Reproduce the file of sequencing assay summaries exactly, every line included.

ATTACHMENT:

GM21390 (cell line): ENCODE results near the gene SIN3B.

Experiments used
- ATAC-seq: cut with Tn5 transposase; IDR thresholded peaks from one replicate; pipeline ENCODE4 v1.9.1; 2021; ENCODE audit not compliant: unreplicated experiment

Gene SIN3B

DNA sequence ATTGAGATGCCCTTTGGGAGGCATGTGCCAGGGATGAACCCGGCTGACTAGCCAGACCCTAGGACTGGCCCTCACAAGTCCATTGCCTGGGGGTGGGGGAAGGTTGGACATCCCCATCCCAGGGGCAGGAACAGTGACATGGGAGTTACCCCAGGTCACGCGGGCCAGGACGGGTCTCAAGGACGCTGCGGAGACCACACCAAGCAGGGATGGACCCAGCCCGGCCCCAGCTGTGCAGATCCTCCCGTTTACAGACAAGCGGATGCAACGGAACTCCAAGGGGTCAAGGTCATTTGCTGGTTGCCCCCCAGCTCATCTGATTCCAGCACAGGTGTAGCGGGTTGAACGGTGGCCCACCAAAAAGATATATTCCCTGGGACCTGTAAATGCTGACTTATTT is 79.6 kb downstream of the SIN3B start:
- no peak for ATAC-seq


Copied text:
GM21390 (cell line): ENCODE results near the gene SIN3B.

Experiments used
- ATAC-seq: cut with Tn5 transposase; IDR thresholded peaks from one replicate; pipeline ENCODE4 v1.9.1; 2021; ENCODE audit not compliant: unreplicated experiment

Gene SIN3B

DNA sequence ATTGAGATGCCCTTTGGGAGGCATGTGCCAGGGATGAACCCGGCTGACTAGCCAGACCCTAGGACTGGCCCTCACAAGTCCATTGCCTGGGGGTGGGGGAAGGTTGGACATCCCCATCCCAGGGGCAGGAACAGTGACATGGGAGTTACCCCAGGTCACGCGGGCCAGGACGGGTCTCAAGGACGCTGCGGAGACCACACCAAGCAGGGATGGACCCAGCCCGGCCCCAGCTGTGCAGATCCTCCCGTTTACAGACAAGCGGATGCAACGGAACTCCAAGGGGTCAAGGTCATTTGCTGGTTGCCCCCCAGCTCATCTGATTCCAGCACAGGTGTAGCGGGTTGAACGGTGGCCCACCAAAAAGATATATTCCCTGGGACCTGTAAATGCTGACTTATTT is 79.6 kb downstream of the SIN3B start:
- no peak for ATAC-seq